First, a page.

I’ve been very lucky these last 4 years, because my boyfriend, Jamie, will do anything for me. He has endured hardships because of my physical limitations, and there were so many times I thought he would leave because it’s painful to be physical often with him. I know this is personal, but part of my blog is addressing the hard stuff. I know there are so many of you out there who feel ugly or useless or less valuable because of the activities you can’t do often, yet long to do. Intimacy is a core element of a relationship. He seems to support and love me anyway, and it’s appreciated and makes me love him more. He doesn’t ask for praise or cheering because he accepts me. He is just that kind of guy. In the years before surgery, and since, he has done whatever he could to make my life easier. He gets my coffee. He puts my stuff in the car. He makes my food at night. He doesn’t feel he has to… he wants to. When we hug, he squats so we’re the same height so it doesn’t hurt my neck. Same with kissing. We hold hands when we’re in public, and at night in bed. All those things are so important. If you feel you’re not giving enough, sit down with your partner and make sure they know how you’re feeling and to find out how they’re feeling about things. Communication is key in a relationship where someone isn’t fully capable physically.
I saw this on Facebook the other day and it spoke to me.
For couples so eager to call it quits and throw in the towel on your relationships because everything isn’t “perfect”… here is some food for thought. Lifelong commitment is not what most people think it is. It’s not waking up every morning to make breakfast and eat together. It’s not cuddling in bed until both of you fall asleep, peacefully, at night. It’s not a clean home filled with laughter and lovemaking, everyday. It’s someone who steals all the covers . It’s slammed doors and a few harsh words, at times. It’s stubbornly disagreeing and giving each other the silent treatment until your hearts heal…and, then…FORGIVENESS! It’s coming home to the same person, everyday, that you know LOVES and CARES about you in spite of (and because of) who you are. It’s laughing about the one time you accidentally did something stupid. It’s about dirty laundry and unmade beds WITHOUT finger pointing. It’s about helping each other with the hard work of life! It’s about swallowing the nagging words instead of saying them out loud. It’s about eating the cheapest and easiest meal you can make and sitting down together at a late hour to eat because you both had a crazy day. It’s when you have an emotional breakdown and your Love lays with you and holds you and tells you everything is going to be okay…and you BELIEVE them. It’s about still loving someone even though, sometimes, they make you absolutely insane. Loving someone is not easy….sometimes it’s extremely hard; but it’s amazing and comforting and one of the BEST things you’ll ever experience!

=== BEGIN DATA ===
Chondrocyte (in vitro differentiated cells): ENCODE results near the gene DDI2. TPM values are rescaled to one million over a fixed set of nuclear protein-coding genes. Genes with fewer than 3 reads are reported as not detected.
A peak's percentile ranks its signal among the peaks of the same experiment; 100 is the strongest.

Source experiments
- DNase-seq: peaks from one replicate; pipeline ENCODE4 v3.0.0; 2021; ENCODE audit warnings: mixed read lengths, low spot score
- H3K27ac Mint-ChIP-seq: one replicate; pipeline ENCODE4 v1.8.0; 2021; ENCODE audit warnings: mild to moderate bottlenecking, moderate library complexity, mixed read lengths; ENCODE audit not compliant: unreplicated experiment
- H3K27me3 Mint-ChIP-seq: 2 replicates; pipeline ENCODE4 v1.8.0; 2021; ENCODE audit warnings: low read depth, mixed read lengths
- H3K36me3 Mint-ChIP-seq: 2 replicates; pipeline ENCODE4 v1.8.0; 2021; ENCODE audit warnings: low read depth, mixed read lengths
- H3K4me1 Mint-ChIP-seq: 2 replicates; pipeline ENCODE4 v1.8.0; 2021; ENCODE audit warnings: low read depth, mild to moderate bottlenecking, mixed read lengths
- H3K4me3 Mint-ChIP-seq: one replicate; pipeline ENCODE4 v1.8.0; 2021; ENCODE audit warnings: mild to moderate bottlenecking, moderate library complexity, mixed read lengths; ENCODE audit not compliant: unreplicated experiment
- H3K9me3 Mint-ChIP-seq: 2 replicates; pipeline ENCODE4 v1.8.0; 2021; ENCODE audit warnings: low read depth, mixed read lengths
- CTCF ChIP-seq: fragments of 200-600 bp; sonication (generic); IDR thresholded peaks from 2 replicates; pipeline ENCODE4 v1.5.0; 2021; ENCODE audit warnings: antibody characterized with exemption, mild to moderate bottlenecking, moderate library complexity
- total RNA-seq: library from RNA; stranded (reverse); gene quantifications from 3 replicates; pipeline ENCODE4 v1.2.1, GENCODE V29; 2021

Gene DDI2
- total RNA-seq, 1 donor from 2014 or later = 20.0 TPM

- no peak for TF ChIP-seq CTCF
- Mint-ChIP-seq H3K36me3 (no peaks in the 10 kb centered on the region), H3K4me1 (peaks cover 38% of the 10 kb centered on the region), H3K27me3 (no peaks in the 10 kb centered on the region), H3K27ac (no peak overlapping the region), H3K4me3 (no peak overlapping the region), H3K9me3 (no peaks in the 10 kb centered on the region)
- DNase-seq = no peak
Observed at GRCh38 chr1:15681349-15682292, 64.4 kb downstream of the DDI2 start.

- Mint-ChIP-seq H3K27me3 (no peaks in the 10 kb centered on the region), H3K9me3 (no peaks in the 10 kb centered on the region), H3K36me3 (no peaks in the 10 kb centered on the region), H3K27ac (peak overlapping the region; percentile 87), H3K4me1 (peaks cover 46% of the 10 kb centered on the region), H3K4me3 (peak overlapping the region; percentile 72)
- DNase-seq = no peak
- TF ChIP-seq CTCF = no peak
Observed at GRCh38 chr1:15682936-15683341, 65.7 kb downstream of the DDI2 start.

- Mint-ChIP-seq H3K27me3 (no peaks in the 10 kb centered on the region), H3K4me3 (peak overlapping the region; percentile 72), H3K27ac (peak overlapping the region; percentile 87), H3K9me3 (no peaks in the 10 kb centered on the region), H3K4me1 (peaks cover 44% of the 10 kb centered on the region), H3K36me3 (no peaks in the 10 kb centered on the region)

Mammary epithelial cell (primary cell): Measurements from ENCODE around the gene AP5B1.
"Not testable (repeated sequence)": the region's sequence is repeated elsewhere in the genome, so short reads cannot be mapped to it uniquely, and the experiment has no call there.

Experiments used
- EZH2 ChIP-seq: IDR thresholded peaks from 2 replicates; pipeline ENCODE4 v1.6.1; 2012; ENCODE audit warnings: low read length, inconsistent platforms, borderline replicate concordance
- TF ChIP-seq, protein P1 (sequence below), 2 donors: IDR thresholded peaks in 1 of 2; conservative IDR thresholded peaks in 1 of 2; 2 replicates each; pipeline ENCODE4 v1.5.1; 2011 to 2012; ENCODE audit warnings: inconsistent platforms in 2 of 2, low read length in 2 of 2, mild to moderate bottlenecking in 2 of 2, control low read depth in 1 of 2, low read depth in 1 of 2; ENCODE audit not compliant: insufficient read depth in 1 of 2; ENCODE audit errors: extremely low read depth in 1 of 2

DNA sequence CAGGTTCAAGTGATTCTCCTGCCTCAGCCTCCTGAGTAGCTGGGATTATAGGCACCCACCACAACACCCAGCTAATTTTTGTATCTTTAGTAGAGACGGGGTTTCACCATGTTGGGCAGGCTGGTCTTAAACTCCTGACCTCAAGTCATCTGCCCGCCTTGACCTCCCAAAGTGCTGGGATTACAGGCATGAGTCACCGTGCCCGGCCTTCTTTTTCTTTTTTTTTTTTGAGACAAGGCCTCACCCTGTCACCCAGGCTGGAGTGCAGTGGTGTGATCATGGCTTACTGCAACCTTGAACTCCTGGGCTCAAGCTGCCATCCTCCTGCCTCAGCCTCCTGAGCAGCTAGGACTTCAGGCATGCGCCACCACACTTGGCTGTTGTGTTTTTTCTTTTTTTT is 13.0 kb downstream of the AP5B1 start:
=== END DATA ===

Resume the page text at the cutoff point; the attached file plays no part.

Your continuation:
I am getting better every day. Yesterday I was able to go to a movie, and dinner and Friday, Jamie and I resumed our Friday night date night by going to dinner at our favorite restaurant. It felt good. I overdid it last night, but it was well worth it. Today, on Father’s Day, I wasn’t able to participate in the activities, BUT, I didn’t feel too badly because it’s about Jamie and Bella (his daughter). There is nothing more important to me than him getting to spend time with his daughter as much as possible before she’s off the college. She’ll be a Junior this year, so time is running out. It still hurts to put shirts on. They have to be specific kinds, and swallowing is still tough, but better. I am still struggling to shave parts of my body. Today marks 60 days since surgery. I keep thinking I’m good to go, but I’m still healing, and will be for another 10 months. It’s hard for me to take it easy, which is evidenced by my pace during the work week. I busted my butt all last week and by Thursday, I HIT A WALL. But, the difference is that I came home Thursday and rested. I was exhausted on Friday, but it was better. Jamie reminded me that I’m not healed all the way and that I needed to be gentle on myself. Last week was a success, and being able to go to dinner and a movie was a definite success. Getting out of the house is vitally important to your well-being and physicality. If you can, do a little. But, also be patient with your recovery. It is possible to overdo it. I know. I do it way more than I should.
Recovery is not a race. It’s journey and a story. It’s your personal story, and if you feel you can, share it because there is probably someone who will appreciate it. I know I appreciate it when I can read a story about someone’s struggles and triumphs in their journey to health. Thank you to those who have shared their story.
Today, Jamie got to spend much needed time with Bella, and they are so close, and it’s beautiful to watch.
Also, a shoutout to Deea for sending me GRUT. He’s the cutest little dude. If you’re not familiar, he comes from the movies – Guardians of the Galaxy, and I just love him!
A video of how one of our puppies, Parker, reacted to Grut.